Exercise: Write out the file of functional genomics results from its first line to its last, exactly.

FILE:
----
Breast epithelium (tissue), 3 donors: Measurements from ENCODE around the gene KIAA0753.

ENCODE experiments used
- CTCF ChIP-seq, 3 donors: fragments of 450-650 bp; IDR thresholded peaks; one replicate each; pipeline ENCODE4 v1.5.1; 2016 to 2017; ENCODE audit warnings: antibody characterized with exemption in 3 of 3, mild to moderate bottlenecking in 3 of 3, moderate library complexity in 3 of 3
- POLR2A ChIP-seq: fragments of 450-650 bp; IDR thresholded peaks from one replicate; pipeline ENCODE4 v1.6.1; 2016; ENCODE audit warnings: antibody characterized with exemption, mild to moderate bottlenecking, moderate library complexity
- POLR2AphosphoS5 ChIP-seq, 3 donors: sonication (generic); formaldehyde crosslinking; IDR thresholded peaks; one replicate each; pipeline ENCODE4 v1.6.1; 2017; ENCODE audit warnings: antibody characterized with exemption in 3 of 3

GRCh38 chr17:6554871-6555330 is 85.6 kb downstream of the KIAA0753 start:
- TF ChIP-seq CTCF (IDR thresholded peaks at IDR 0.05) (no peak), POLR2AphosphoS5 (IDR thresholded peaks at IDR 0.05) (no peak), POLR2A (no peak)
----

Breast epithelium (tissue), 3 donors: Measurements from ENCODE around the gene KIAA0753.

ENCODE experiments used
- CTCF ChIP-seq, 3 donors: fragments of 450-650 bp; IDR thresholded peaks; one replicate each; pipeline ENCODE4 v1.5.1; 2016 to 2017; ENCODE audit warnings: antibody characterized with exemption in 3 of 3, mild to moderate bottlenecking in 3 of 3, moderate library complexity in 3 of 3
- POLR2A ChIP-seq: fragments of 450-650 bp; IDR thresholded peaks from one replicate; pipeline ENCODE4 v1.6.1; 2016; ENCODE audit warnings: antibody characterized with exemption, mild to moderate bottlenecking, moderate library complexity
- POLR2AphosphoS5 ChIP-seq, 3 donors: sonication (generic); formaldehyde crosslinking; IDR thresholded peaks; one replicate each; pipeline ENCODE4 v1.6.1; 2017; ENCODE audit warnings: antibody characterized with exemption in 3 of 3

GRCh38 chr17:6554871-6555330 is 85.6 kb downstream of the KIAA0753 start:
- TF ChIP-seq CTCF (IDR thresholded peaks at IDR 0.05) (no peak), POLR2AphosphoS5 (IDR thresholded peaks at IDR 0.05) (no peak), POLR2A (no peak)